video annotation requires a logical approach to story telling
After reading this chapter you should be able to explain the difference between content and meta information, to mention relevant content parameters for audio, to characterize the requirements for video libraries, to define an annotation logic for video, and to discuss feature extraction in samples of musical material.
Current technology does not allow us to extract information automatically from arbitrary media objects. In these cases, at least for the time being, we need to assist search by annotating content with what is commonly referred to as meta-information.
In this chapter, we will look at two more media types, in particular audio and video. Studying audio, we will learn how we may combine feature extraction and meta-information to define a data model that allows for search. Studying video, on the other hand, will indicate the complexity of devising a knowledge representation scheme that captures the content of video fragments.
As a project, think of implementing musical similarity matching,
or developing an application retrieving video fragments
using a simple annotation logic.
Opening this chapter are examples of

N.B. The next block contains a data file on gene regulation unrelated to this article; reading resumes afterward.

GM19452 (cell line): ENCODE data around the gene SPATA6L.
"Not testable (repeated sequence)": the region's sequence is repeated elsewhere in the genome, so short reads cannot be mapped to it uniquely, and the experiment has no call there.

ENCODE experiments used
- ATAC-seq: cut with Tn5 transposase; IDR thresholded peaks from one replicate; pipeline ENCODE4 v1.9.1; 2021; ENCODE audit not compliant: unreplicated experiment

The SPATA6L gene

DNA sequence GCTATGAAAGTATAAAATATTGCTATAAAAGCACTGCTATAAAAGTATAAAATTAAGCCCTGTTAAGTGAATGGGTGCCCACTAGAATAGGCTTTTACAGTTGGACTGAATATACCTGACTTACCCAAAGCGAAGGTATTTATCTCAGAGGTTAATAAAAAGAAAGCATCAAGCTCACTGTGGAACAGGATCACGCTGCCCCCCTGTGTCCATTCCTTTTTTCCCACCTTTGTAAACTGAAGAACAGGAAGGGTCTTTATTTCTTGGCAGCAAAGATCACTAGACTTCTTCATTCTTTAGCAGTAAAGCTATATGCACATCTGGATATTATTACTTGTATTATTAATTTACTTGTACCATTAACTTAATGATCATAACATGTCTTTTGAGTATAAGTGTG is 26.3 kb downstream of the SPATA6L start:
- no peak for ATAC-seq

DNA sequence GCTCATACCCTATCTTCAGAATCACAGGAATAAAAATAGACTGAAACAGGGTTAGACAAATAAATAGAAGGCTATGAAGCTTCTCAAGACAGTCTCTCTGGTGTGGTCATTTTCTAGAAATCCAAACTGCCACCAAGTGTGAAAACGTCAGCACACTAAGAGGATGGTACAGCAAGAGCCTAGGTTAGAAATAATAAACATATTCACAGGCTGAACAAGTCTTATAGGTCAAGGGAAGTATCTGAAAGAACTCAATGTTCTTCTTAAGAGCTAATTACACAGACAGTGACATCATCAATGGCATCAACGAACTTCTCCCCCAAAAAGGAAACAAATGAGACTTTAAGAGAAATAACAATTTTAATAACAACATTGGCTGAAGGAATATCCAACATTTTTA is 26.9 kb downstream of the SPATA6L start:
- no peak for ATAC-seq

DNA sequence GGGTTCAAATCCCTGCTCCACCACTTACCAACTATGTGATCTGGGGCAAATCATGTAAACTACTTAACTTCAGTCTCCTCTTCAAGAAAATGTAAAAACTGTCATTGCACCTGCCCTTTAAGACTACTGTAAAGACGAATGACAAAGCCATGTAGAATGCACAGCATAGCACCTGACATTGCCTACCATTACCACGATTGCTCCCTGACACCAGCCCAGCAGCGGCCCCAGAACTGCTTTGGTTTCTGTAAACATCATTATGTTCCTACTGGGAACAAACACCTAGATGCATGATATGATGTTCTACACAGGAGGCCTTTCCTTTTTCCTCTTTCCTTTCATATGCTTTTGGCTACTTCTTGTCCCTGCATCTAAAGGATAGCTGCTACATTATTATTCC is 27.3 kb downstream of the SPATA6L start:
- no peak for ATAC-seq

design of the 20th century,
posters to announce a public event like
a theatre play, a world fair, or a festival.
In comparison to the art works
of the previous chapter,
these designs are more strongly expressive
and more simple and clear in their message.
Yet, they also show a wide variety of styles
and rethorics to attract the attention of the audience.
Both the faces and the mouth are examples of
using body parts in contemporary art.
The page of the comic book version of City of Glass,
illustrates how the 'logic' of a story can be visualised.
As an exercise, try to annoyaye the sequence of frames
from the City of Glass can be described
using the annotation logic you learned in this chapter.
The modern art examples should interesting by themselves.
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